Letter from W. Maxfield Garrott

Friday, October 16, 1964
Tennessee (TN), JAPAN, Virginia (VA), Atlanta, GA, Richmond, VA

W. Maxfield Garrott, president of the Seinen Jo Gakuin Baptist School in Japan, invites Dr. King to make an appearance if he ever visits Japan. Garrot also congratulates Dr. King on being awarded the Nobel Peace Prize.

Anonymous Letter to MLK

The author of this letter writes Dr. King concerning the state in which Negroes live. The author feels as if Dr. King only addresses the faults of the white race instead of those of his own race.

Letter from Cranor F. Graves to MLK

Monday, May 1, 1967
North Carolina (NC)

Cranor F. Graves expresses his gratitude to Dr. King for greeting him on the plane. He encloses a copy of Pope Paul 's Easter encyclical. He also extends his best wishes to Mrs. King.

Vietnam Peace Parade Flyer

New York, NY, Washington, D.C., VIETNAM, New York (NY)

This flyer, issued by the National Mobilization Committee to End the War in Vietnam, advertises to New Yorkers to head to D.C. for an anti-war demonstration on October 21st and 22nd. Calling for citizens to 'Confront the Warmakers in Washington,' this flyer features a young boy with a sign reading "Lyndon - I'm too young to die."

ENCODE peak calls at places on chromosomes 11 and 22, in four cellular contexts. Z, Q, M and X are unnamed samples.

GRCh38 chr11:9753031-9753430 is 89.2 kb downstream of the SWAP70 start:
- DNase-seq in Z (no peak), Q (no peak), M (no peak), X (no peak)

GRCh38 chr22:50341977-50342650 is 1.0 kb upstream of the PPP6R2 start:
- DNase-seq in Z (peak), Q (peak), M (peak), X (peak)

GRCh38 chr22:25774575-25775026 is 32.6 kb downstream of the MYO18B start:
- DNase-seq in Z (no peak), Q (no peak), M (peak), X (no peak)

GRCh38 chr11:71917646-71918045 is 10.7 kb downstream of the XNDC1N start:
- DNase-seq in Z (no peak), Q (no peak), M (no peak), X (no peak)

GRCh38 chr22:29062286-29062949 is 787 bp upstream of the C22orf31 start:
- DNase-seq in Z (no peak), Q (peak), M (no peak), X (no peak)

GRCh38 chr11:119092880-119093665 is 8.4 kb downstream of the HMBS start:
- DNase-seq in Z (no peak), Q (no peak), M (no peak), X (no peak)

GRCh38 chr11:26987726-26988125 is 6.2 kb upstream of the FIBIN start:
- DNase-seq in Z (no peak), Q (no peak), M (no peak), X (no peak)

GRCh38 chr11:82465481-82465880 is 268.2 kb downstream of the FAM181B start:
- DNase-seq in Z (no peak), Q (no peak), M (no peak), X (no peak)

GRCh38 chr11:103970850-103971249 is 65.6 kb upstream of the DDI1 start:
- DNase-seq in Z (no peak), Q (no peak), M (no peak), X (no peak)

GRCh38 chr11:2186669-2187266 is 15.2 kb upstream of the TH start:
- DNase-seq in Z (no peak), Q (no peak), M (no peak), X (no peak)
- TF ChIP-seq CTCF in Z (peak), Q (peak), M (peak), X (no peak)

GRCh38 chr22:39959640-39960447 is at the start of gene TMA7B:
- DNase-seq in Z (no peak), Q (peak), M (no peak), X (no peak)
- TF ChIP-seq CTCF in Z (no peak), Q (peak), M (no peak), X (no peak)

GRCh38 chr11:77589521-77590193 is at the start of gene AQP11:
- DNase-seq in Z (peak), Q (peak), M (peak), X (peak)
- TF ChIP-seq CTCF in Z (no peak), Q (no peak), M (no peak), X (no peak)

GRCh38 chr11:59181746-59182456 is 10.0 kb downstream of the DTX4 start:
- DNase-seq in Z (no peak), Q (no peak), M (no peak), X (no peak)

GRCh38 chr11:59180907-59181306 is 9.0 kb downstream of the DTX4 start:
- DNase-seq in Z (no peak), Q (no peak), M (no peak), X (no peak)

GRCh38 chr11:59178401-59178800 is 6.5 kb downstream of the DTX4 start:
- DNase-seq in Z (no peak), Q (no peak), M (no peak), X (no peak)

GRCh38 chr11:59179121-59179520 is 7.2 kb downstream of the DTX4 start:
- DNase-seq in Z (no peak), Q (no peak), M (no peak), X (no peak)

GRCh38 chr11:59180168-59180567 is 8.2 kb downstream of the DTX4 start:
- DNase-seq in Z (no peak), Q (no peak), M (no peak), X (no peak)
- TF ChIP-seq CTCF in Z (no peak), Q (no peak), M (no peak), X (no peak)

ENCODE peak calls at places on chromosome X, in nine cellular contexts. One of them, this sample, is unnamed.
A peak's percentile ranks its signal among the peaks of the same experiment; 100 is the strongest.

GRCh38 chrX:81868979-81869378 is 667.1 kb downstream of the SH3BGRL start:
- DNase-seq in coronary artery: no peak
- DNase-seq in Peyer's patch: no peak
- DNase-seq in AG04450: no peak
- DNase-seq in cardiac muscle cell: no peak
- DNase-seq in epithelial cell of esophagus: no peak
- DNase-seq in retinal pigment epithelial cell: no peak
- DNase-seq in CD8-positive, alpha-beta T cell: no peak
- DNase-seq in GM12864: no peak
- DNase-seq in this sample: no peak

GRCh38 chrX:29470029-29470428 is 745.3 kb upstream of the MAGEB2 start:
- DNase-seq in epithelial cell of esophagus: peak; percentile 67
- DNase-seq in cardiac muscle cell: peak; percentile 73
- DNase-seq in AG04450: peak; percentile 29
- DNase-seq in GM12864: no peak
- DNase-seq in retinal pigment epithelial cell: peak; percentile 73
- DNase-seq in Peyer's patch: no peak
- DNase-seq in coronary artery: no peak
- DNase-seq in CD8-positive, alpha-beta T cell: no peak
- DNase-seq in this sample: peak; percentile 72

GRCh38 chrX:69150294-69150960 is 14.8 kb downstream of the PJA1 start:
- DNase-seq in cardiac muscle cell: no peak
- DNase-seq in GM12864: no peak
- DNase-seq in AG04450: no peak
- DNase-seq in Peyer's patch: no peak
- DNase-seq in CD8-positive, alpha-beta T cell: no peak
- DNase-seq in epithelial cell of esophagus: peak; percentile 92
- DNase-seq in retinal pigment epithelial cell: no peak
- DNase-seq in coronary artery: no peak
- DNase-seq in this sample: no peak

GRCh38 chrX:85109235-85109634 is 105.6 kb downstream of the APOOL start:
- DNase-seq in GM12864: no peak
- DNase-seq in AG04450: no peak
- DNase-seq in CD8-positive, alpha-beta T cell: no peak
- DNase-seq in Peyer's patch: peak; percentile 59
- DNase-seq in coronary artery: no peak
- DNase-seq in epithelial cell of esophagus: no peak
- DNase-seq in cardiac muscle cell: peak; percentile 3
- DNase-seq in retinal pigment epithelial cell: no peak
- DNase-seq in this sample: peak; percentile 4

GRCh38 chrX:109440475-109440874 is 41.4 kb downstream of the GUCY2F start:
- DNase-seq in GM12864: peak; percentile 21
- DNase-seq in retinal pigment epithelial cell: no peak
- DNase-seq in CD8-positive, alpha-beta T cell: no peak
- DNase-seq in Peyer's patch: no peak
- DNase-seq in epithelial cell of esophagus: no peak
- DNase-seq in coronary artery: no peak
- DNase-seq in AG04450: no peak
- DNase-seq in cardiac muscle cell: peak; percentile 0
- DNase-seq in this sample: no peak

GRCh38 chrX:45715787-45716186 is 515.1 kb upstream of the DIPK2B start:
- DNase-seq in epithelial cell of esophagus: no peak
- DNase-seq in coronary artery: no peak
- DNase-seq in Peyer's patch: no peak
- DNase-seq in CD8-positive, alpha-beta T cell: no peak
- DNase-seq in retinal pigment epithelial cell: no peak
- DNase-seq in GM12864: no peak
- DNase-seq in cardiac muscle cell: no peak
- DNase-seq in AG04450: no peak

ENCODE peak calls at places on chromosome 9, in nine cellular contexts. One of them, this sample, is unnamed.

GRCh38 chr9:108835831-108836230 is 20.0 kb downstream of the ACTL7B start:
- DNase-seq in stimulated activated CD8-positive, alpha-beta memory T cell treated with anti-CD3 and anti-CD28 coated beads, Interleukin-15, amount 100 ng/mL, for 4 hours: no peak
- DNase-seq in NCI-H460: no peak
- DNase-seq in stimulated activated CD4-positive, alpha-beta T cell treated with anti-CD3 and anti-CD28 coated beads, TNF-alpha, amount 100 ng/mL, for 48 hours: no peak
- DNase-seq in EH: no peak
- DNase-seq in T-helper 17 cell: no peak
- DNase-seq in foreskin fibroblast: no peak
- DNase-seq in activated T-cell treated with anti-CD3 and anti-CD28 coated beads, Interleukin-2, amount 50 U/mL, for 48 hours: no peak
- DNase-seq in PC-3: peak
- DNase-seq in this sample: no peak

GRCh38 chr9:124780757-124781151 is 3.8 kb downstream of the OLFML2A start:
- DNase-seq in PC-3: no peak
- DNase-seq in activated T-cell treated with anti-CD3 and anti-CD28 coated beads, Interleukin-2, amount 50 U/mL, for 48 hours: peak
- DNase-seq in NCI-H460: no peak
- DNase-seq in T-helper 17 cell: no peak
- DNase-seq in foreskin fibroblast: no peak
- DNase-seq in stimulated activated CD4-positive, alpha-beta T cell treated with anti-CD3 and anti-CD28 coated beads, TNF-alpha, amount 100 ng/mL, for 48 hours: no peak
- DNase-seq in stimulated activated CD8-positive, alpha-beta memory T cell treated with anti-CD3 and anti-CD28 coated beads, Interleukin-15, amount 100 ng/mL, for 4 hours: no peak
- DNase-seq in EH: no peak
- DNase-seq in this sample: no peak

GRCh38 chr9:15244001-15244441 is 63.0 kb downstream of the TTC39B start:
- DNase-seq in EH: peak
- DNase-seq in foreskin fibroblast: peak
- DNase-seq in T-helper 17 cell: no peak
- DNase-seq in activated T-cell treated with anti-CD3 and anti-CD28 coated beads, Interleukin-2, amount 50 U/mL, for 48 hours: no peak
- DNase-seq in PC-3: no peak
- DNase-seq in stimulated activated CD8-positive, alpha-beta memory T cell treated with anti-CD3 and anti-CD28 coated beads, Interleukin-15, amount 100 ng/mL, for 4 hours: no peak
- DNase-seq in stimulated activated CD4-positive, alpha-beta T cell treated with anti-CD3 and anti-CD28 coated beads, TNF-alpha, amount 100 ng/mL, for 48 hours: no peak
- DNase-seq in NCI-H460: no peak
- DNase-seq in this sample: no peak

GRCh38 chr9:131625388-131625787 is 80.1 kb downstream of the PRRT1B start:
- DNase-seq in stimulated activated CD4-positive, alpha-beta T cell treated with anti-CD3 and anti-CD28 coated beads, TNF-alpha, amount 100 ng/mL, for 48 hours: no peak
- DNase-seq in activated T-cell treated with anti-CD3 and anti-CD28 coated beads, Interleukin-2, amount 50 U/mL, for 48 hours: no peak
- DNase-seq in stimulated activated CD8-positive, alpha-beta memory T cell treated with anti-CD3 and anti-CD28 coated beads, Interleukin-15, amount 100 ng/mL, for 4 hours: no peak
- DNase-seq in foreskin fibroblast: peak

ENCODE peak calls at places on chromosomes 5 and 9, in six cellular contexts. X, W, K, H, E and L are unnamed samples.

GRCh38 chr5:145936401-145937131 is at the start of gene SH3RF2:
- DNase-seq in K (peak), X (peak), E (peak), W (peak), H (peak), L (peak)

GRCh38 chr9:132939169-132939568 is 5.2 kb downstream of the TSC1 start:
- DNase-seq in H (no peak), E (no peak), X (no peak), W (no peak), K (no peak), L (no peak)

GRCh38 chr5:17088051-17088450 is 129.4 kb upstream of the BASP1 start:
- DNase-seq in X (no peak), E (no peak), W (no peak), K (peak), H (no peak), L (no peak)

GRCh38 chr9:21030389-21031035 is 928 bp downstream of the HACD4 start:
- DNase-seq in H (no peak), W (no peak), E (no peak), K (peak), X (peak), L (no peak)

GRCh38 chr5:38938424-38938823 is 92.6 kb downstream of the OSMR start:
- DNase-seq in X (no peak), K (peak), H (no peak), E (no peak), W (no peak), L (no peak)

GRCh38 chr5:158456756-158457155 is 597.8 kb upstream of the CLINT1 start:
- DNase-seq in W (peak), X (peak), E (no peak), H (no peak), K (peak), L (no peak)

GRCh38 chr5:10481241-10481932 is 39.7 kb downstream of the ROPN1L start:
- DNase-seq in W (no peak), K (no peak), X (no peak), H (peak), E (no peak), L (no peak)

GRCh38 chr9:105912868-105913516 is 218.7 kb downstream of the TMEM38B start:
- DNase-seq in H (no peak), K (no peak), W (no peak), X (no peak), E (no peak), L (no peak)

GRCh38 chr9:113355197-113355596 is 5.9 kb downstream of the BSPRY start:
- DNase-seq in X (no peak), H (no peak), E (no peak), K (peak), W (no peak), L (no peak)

MLK Speaks on Vietnam War

New York, NY, Los Angeles, CA, New York (NY), California (CA), VIETNAM, UNITED STATES OF AMERICA, FRANCE, CHINA, JAPAN, MEXICO, Montgomery, AL, Alabama (AL), RUSSIAN FEDERATION, Georgia (GA), Detroit, MI, Michigan (MI), GUATEMALA, COLOMBIA, PERU, THAILAND, CAMBODIA, MOZAMBIQUE, GERMANY, PHILIPPINES, UNITED KINGDOM, London, England, DOMINICAN REPUBLIC, HAITI, NICARAGUA, South Africa

This 32-page booklet was published by Clergy and Laymen Concerned About Vietnam shortly after Dr. King’s April 4, 1967 Riverside Church address on the Vietnam War. It features a foreword by Dr. Reinhold Niebuhr, Dr. King’s speech, and remarks by Henry Steele Commager, Dr. John C. Bennett, and Rabbi Abraham Heschel. In addition, it includes a New York Times interview with Dr. King, King’s response to NAACP criticism on his opposition to the war, and letters to the editor of the New York Times.

Letter from Maria A. Mochulski to MLK

Pittsburgh, PA, Atlanta, GA